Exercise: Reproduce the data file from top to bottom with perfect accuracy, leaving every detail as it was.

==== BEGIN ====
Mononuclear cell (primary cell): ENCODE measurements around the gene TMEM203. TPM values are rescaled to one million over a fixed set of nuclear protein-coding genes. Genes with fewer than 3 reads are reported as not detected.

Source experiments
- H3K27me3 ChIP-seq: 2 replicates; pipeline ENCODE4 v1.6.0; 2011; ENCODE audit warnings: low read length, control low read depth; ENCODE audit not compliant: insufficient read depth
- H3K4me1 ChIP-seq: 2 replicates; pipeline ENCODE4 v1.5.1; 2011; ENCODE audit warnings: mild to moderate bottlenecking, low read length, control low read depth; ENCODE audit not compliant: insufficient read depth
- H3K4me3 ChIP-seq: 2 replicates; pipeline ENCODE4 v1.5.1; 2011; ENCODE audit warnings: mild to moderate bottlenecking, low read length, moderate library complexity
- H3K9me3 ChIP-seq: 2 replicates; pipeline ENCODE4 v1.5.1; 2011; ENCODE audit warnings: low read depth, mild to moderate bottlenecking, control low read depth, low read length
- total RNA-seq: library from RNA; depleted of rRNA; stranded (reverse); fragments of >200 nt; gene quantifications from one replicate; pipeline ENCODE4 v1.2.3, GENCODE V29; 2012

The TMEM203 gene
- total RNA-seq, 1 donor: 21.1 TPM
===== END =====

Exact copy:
Mononuclear cell (primary cell): ENCODE measurements around the gene TMEM203. TPM values are rescaled to one million over a fixed set of nuclear protein-coding genes. Genes with fewer than 3 reads are reported as not detected.

Source experiments
- H3K27me3 ChIP-seq: 2 replicates; pipeline ENCODE4 v1.6.0; 2011; ENCODE audit warnings: low read length, control low read depth; ENCODE audit not compliant: insufficient read depth
- H3K4me1 ChIP-seq: 2 replicates; pipeline ENCODE4 v1.5.1; 2011; ENCODE audit warnings: mild to moderate bottlenecking, low read length, control low read depth; ENCODE audit not compliant: insufficient read depth
- H3K4me3 ChIP-seq: 2 replicates; pipeline ENCODE4 v1.5.1; 2011; ENCODE audit warnings: mild to moderate bottlenecking, low read length, moderate library complexity
- H3K9me3 ChIP-seq: 2 replicates; pipeline ENCODE4 v1.5.1; 2011; ENCODE audit warnings: low read depth, mild to moderate bottlenecking, control low read depth, low read length
- total RNA-seq: library from RNA; depleted of rRNA; stranded (reverse); fragments of >200 nt; gene quantifications from one replicate; pipeline ENCODE4 v1.2.3, GENCODE V29; 2012

The TMEM203 gene
- total RNA-seq, 1 donor: 21.1 TPM